Market data and customer feedback are essential for product and service development, which explains why service providers and brands often provide digital (i.e., email, web page form, social media survey) and paper questionnaires to customers. The tricky part is getting the right kind and the right volume of answers for them to be useful in future business plans.
When survey data seems to fall short despite a lengthy and far-reaching data gathering campaign, there might be a problem with the questionnaire’s verbiage.
The Power of Word Choice
Words can trigger a visceral response and inspire a corresponding action. In market research, questionnaires must be put together with considerable thought: poor word choice can tilt survey results one way or another.
Ideally, surveys and client satisfaction questionnaires should be able to:
- Provide an accurate measure of preferences, experiences, behaviors, etc.
- Extract honest, unbiased opinions
- Encourage respondents to give detailed feedback
Questionnaires for market research must also be accessible, whether printed on sheets of paper or distributed electronically using an online survey program. Lastly, these questions must be written with the target market in mind. Focusing on the target respondents should reveal what must and must not be done when writing the survey questions.
The Roadblocks to Getting Honest Answers
Surveys are created for specific audiences, so what works for one demographic may not work for another. That being said, there are a few things the research community acknowledges are better left out of the sheet.
- “Fancy” questions – The simpler and more straightforward the question, the better. It reduces the risk of misinterpretation, ensuring that the answers are as honest and accurate as possible from a respondent’s point of view.
- Polar questions – “Yes or no” and “this or that” questions reduce the possible answers to only two.
- Close-ended questions – These are questions that don’t explicitly ask for yes and no answers, but neither do they leave room for other responses. Multiple-choice questions are also close-ended because even though they offer other possible answers, they don’t allow the respondents to go beyond the available choices. Additionally, the very presence of certain “options” could skew the results in favor of a pre-determined outcome. This “top issue” became evident when Pew Research Center reviewed the results of its 2008 post-presidential election surveys.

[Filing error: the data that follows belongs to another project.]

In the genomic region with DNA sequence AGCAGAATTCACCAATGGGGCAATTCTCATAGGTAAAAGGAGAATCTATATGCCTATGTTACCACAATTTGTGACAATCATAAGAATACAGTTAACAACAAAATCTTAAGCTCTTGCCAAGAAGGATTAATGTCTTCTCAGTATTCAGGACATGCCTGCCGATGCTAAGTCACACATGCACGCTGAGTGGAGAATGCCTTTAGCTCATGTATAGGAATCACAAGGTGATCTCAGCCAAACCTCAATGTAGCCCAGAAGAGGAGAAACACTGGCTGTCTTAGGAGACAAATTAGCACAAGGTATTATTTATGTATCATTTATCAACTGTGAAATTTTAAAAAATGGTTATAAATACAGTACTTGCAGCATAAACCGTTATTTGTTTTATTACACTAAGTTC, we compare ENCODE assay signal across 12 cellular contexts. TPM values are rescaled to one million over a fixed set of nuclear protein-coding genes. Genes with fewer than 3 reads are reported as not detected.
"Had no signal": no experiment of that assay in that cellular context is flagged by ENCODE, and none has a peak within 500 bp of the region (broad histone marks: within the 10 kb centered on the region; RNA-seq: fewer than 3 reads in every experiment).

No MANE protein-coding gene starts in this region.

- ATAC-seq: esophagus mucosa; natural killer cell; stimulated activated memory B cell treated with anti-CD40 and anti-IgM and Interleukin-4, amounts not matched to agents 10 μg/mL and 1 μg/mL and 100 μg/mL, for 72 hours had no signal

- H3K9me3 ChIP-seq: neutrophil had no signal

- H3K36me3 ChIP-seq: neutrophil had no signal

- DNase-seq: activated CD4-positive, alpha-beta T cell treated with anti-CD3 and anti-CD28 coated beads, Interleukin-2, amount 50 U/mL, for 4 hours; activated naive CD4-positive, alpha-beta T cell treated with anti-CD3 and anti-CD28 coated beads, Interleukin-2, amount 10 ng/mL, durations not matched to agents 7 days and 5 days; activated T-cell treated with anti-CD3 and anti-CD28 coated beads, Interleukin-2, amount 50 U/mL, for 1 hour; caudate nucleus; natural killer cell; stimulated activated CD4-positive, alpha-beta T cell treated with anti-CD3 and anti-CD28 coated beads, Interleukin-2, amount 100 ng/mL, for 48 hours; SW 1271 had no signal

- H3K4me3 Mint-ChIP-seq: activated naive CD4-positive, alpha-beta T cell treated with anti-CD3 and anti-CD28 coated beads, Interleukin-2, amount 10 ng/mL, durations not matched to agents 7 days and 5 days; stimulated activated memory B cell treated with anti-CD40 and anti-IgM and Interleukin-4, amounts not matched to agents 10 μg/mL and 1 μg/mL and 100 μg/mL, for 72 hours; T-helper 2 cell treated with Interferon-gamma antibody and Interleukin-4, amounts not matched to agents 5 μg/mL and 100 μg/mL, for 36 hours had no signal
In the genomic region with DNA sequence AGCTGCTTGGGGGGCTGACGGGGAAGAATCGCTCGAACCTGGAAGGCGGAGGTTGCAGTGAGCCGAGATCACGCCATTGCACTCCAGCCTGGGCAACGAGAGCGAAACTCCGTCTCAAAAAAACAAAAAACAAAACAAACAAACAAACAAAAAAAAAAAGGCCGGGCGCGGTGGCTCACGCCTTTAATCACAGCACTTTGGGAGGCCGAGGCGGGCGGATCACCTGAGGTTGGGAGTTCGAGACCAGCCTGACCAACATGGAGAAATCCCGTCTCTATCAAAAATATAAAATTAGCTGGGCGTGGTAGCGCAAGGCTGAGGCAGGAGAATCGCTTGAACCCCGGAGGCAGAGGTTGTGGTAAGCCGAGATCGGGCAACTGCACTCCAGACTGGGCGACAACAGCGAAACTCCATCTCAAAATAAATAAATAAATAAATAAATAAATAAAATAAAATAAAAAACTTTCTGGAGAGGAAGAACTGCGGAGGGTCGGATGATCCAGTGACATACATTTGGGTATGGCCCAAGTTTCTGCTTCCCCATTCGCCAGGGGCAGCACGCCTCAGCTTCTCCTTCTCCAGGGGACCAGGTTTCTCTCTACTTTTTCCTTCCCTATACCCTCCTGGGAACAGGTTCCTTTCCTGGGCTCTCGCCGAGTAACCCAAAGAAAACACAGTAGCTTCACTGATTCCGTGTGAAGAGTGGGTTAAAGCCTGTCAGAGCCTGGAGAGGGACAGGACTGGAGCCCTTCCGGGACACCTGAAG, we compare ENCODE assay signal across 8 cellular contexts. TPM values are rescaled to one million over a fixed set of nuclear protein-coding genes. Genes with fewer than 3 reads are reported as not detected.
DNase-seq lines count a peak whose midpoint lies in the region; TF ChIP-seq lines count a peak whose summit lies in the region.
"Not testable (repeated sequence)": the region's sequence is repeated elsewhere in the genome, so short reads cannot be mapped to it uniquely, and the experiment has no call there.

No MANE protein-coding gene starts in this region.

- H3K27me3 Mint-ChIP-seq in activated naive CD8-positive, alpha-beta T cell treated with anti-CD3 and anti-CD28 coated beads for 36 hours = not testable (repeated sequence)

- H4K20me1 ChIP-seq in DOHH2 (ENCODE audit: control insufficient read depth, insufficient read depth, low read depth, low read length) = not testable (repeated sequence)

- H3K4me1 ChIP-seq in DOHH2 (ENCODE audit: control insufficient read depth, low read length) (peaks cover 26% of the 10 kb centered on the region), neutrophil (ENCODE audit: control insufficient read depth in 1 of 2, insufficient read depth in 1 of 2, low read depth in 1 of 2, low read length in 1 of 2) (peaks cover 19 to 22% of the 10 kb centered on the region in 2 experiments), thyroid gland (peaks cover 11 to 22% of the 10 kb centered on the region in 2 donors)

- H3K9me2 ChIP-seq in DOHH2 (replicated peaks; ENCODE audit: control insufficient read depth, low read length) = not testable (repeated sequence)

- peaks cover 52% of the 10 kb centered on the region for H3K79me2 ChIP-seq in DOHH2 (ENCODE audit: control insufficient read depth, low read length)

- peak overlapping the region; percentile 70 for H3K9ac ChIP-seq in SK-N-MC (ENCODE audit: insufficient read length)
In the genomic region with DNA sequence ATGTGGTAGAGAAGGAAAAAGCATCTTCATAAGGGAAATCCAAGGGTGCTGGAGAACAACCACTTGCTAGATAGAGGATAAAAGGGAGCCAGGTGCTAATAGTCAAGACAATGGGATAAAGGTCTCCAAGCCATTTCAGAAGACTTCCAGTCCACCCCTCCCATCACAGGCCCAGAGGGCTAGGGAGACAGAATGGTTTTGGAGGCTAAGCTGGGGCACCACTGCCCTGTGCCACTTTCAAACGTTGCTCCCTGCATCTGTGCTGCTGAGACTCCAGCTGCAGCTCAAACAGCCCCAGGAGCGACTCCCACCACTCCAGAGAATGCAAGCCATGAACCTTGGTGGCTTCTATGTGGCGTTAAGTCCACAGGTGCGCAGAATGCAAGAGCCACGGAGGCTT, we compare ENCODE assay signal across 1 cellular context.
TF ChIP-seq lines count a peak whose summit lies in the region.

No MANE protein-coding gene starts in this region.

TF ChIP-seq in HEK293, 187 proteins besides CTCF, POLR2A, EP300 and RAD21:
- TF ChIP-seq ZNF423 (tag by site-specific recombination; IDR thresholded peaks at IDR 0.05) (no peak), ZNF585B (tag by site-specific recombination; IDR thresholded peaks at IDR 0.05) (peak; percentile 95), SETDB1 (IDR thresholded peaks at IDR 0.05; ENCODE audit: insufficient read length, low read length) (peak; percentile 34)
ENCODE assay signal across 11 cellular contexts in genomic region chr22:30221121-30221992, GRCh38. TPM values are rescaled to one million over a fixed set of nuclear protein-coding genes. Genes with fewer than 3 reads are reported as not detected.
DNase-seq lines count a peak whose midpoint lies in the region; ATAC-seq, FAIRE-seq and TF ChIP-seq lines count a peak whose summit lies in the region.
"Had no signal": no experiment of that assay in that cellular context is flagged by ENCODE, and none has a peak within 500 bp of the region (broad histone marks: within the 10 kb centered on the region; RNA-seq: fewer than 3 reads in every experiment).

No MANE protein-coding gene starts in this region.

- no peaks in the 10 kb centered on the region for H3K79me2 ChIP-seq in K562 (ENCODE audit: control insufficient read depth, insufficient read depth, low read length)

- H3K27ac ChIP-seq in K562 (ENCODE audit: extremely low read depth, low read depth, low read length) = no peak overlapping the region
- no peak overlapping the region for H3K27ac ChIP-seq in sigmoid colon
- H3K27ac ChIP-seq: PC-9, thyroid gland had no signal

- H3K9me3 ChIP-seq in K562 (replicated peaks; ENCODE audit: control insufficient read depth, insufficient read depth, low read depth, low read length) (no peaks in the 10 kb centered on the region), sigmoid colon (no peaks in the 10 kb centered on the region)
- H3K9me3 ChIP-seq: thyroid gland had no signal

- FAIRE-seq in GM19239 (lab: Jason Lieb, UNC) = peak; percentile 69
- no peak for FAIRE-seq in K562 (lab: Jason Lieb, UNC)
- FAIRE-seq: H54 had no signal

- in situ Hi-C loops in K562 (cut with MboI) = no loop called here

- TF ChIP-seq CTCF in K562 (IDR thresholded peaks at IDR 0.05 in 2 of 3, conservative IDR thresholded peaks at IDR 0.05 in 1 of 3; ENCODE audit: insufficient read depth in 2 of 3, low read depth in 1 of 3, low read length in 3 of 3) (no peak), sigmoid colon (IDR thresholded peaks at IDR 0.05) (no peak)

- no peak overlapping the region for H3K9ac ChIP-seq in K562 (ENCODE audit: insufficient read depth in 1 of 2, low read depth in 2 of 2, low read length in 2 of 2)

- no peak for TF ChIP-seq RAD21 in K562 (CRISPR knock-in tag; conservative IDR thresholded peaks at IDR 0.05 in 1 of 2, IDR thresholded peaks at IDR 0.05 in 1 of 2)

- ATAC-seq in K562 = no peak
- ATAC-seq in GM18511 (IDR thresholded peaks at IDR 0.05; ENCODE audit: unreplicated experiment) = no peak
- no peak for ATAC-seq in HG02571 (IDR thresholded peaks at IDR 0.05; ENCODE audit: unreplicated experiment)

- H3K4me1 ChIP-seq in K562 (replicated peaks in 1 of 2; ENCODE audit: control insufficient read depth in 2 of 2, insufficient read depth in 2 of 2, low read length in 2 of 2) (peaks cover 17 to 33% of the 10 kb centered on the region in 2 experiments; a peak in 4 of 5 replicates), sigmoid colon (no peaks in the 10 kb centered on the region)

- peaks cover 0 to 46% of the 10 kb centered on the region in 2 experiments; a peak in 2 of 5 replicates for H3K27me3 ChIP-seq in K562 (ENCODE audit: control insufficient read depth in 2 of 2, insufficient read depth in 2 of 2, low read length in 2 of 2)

- Asking multiple questions at once – Phrasing questions this way is distracting. With each successive question, the respondents’ eagerness to give detailed answers decreases accordingly.
- Awkward or vague wording – Lack of clarity leads survey respondents to misunderstand the meaning of the question. Any answers they give might as well become void.
These methods of questioning either limit answers (which reduces business-relevant insights) or produce biased replies from people.
There are better ways to get accurate information from survey questionnaires, and those are what research teams need to focus on.
The Best Questions to Ask
So, how can brands extract satisfying answers from survey respondents?
- Use terms that are part of the target market’s daily vernacular. This instantly makes the questionnaire more engaging and less generic (nothing gets people to give bland, one-word answers more than generic questions).
- When asking multiple choice questions, provide an “Other” option to give respondents the freedom to give a different answer.
- Ask open-ended questions that invite essay-type answers. When surveying online, a text box encourages respondents to write what is on their mind.
- Ask one question at a time.
- Ask respondents about their most burning questions. It could open a whole new territory for researchers and reveal insights that might not have occurred on the team before.
- Ask questions about the respondents: their background, interests, expertise, etc.
Market research can take up a lot of money and resources, so make the most of each campaign by getting honest, no-holds-barred answers from target audiences. Brands and companies should keep these in mind when crafting surveys.